If your home is already on the market and has an offer on it, be sure to gather the information your Realtor supplied you about comparable homes that recently sold. If you know about a home that sold without a listing agent, try to get information about that sale as well, to provide to your appraiser. Any information you have about the community or your home in relation to others in the neighborhood, such as the fact that your home has been built on the largest lot, should be given in writing to the appraiser.

Provide the appraiser with a complete list of all upgrades and updates to your home, such as new appliances, a new roof and even smaller items such as extra insulation or a resealed tub.

Appraisal Day Tips

While you don’t need to clean your home as you would if you’re showing it to prospective buyers, you should clean anything permanent in the home such as carpets and walls. A clean home gives the impression that you’ve maintained it.

Take care of the exterior clean-up, too, by pulling weeds, mowing your lawn, trimming your shrubs and putting away any toys or tools that could trip up your appraiser.

The appraiser will need access to your basement and attic and possibly a crawl space, if there is one. Moving items to make the appraiser’s job easier can leave a more positive impression of your home.

Make the appraiser comfortable by turning on the heat or the air conditioning, which also proves that your system works.

Keep your children and pets out of the appraiser’s way. You don’t have to be there to meet the appraiser, but if you are home, let the appraiser do the job without your interference. More importantly, make sure your pets are locked up or taken away during the appraisal, and keep your children from creating a distraction, too.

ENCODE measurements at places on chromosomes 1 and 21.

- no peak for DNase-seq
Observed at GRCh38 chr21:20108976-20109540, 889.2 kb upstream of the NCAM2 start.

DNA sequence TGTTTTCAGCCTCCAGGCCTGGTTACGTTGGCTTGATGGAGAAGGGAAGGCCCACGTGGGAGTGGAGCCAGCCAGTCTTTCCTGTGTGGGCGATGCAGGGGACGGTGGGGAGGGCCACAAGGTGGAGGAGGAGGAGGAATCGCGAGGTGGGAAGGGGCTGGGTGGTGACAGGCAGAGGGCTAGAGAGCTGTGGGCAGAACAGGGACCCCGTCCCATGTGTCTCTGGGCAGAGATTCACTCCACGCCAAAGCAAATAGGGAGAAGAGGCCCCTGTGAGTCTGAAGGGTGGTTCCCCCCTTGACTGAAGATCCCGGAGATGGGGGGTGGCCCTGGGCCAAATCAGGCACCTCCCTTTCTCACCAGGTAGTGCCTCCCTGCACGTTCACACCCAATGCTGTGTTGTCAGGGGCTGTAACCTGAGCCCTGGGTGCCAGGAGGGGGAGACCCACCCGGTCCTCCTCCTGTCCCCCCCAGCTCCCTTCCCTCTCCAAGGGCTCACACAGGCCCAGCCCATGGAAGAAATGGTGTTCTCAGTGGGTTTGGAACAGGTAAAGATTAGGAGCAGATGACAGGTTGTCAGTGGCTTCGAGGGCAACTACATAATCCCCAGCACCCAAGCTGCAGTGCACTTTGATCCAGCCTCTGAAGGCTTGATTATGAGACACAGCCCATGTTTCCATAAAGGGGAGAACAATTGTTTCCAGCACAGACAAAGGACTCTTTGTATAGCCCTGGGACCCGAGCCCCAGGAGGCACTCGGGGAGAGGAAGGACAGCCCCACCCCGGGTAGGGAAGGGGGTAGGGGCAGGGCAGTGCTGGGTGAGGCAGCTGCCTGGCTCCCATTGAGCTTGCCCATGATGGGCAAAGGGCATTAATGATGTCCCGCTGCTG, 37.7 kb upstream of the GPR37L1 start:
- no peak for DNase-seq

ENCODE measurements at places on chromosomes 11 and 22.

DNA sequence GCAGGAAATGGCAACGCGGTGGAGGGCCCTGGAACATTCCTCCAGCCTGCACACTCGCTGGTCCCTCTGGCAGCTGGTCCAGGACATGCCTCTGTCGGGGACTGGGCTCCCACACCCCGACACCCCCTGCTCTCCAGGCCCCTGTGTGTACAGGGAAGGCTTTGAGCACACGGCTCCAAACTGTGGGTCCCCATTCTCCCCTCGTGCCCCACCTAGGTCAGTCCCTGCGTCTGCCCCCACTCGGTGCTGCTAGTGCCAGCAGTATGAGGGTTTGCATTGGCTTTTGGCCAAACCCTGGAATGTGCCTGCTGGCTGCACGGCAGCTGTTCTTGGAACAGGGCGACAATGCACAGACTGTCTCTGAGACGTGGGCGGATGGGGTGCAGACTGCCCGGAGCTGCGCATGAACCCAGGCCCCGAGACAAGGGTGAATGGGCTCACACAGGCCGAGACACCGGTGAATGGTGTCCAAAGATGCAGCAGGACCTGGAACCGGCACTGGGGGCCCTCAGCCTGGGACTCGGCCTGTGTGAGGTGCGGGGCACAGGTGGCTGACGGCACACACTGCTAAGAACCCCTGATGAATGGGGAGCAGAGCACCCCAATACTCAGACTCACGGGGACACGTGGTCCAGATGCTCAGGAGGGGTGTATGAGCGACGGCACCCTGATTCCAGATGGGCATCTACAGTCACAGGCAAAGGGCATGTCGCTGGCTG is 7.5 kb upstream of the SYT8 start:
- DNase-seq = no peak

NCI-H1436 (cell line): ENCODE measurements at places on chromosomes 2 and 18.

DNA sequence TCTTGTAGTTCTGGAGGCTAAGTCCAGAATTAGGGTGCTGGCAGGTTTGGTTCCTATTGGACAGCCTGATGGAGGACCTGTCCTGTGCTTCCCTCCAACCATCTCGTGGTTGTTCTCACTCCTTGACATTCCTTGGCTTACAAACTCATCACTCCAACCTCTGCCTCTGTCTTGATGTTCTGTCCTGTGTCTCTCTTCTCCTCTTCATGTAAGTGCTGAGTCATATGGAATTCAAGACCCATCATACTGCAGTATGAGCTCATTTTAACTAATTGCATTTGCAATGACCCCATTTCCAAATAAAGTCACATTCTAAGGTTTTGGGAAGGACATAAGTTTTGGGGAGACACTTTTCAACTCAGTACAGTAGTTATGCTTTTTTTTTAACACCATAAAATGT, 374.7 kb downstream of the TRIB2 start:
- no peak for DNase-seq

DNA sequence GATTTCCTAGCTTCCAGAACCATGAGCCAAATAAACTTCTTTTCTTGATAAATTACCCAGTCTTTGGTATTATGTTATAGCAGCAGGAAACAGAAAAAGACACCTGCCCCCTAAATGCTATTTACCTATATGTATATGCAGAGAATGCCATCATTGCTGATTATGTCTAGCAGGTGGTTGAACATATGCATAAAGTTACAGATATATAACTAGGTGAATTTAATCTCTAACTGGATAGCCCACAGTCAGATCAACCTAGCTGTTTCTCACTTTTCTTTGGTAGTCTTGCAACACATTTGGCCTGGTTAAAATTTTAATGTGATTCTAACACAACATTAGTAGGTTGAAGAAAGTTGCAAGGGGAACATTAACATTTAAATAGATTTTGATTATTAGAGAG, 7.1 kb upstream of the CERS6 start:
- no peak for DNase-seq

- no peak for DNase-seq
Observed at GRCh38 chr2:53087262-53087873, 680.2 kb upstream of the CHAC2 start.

As a seller, you can’t necessarily change an appraiser’s mind about the value of your home, which is based on extensive research of comparable homes and the condition of your property. However, providing background information on your home and having a visibly well-maintained property will improve the chances of a better appraisal.

Legal disclaimer

The material provided here is for informational purposes only and is not intended and should not be considered as legal advice for your particular matter. You should contact your attorney to obtain advice with respect to any particular issue or problem. Applicability of the legal principles discussed in this material may differ substantially in individual situations.

While The Yeatman Team of Ebby Halliday Realtors has used reasonable efforts in collecting and preparing materials included here, due to the rapidly changing nature of the real estate marketplace and the law, and our reliance on information provided by outside sources,  The Yeatman Team of Ebby Halliday Realtors makes no representation, warranty, or guarantee of the accuracy or reliability of any information provided here or elsewhere on TheYeatmanTeam.com.

Any legal or other information found here, on TheYeatmanTeam.com, or at other sites to which we link, should be verified before it is relied upon.